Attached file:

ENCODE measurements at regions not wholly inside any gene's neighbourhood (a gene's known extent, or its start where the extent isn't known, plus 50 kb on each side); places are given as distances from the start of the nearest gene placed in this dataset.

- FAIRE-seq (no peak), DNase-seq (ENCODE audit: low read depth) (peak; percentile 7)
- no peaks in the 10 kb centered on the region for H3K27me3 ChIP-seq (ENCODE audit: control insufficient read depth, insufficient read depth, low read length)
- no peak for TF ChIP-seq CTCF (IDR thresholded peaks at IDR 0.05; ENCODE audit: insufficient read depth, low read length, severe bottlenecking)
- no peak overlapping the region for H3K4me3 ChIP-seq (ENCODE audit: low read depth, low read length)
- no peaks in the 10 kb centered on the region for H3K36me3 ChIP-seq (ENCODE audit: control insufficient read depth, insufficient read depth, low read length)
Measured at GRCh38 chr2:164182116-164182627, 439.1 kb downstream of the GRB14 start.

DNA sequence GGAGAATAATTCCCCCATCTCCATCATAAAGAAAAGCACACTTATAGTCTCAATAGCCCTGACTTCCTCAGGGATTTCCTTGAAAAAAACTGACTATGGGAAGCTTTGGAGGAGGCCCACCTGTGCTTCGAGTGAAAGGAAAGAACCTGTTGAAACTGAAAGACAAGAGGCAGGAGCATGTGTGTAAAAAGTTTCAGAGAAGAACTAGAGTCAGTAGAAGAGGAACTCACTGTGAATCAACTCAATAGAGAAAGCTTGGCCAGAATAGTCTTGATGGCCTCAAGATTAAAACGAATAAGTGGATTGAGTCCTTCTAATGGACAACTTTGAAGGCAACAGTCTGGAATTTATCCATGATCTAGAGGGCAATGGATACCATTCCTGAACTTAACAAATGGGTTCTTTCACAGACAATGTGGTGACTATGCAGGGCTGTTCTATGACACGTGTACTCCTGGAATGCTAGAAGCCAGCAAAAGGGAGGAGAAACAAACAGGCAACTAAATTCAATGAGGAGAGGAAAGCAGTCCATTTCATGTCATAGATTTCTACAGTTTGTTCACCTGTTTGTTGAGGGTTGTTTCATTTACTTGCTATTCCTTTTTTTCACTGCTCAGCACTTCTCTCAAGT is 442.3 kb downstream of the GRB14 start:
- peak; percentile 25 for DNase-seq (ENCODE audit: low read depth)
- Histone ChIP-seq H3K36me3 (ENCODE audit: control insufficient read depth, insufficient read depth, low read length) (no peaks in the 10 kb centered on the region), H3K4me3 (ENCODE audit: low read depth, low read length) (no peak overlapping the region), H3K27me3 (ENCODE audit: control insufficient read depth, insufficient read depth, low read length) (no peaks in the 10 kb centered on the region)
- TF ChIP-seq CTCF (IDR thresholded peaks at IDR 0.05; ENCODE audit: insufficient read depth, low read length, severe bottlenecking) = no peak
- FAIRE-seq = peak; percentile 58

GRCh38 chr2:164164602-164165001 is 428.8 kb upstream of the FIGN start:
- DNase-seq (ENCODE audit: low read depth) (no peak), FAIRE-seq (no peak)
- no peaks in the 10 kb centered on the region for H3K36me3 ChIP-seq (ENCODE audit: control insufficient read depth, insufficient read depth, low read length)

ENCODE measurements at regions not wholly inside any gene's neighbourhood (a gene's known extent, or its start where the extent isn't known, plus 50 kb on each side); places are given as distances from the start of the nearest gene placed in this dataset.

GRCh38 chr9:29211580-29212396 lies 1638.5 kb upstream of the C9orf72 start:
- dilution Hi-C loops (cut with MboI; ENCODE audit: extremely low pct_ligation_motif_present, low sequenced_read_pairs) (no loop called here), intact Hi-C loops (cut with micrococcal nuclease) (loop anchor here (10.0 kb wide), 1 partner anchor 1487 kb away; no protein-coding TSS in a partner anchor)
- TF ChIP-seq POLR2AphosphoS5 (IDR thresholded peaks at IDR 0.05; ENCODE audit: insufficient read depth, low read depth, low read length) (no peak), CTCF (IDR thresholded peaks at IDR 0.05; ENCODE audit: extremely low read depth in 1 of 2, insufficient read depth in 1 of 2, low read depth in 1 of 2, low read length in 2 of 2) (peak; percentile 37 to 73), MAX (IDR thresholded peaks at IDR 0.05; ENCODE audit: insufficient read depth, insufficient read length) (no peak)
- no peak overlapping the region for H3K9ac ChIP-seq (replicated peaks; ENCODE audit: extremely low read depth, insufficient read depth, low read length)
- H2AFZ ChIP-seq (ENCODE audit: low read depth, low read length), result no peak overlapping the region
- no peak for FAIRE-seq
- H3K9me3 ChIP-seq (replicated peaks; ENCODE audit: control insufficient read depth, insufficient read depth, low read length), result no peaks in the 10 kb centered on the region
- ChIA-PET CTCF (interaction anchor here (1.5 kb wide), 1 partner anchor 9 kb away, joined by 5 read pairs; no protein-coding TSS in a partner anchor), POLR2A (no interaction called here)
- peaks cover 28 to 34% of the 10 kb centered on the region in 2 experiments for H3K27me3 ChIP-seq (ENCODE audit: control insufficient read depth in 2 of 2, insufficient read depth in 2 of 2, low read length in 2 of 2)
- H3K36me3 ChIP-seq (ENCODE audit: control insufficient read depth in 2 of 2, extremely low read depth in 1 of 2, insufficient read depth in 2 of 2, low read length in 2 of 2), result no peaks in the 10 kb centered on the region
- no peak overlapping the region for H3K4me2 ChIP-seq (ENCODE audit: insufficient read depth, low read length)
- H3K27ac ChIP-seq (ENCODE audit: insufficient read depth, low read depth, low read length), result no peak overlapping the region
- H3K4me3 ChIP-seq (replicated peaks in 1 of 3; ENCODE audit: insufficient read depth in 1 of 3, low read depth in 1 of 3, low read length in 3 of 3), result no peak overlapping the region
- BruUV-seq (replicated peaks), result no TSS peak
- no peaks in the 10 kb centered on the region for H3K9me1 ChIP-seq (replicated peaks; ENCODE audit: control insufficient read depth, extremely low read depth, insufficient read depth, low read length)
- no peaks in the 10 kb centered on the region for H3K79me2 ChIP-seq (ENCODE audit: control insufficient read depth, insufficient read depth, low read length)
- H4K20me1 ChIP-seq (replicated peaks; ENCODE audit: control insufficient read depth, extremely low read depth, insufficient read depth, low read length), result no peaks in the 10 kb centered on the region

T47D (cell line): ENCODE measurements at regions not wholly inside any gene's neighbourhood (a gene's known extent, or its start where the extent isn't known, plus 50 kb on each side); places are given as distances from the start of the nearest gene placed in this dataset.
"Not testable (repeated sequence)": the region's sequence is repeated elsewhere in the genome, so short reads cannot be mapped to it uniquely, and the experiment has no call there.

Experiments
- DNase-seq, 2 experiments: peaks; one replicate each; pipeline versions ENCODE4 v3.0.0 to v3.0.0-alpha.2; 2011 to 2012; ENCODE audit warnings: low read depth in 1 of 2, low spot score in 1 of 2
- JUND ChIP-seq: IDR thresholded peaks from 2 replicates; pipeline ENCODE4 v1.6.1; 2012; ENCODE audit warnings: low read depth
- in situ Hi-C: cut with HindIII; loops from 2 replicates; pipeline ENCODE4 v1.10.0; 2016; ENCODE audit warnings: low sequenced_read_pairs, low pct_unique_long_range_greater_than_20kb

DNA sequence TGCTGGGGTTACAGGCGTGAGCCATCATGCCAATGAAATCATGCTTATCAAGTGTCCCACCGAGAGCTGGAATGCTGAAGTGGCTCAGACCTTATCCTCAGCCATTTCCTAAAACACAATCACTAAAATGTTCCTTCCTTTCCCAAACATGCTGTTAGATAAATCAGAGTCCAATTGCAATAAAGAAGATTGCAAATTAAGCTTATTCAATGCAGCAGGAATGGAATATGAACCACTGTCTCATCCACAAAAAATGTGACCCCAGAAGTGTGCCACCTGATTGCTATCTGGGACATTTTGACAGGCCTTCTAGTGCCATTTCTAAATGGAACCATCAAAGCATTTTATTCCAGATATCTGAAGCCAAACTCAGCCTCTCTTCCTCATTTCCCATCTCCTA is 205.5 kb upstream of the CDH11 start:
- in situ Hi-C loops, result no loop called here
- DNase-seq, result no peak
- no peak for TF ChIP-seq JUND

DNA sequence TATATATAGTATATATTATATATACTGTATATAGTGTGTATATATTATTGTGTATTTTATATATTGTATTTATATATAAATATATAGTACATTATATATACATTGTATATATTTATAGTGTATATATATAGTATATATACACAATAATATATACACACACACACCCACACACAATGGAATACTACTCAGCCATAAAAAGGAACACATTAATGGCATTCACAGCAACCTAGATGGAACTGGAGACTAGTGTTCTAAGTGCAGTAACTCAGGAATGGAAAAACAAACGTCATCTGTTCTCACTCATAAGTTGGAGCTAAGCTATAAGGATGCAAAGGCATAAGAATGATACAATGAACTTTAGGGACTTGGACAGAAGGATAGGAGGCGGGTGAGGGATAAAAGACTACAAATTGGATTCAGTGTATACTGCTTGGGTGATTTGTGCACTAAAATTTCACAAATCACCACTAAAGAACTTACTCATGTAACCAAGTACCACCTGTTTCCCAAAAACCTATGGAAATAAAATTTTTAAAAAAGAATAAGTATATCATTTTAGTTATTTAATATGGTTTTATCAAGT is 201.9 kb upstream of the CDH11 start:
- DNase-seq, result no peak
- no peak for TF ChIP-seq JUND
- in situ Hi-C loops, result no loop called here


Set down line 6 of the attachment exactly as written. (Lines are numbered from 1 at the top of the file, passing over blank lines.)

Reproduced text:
- no peaks in the 10 kb centered on the region for H3K36me3 ChIP-seq (ENCODE audit: control insufficient read depth, insufficient read depth, low read length)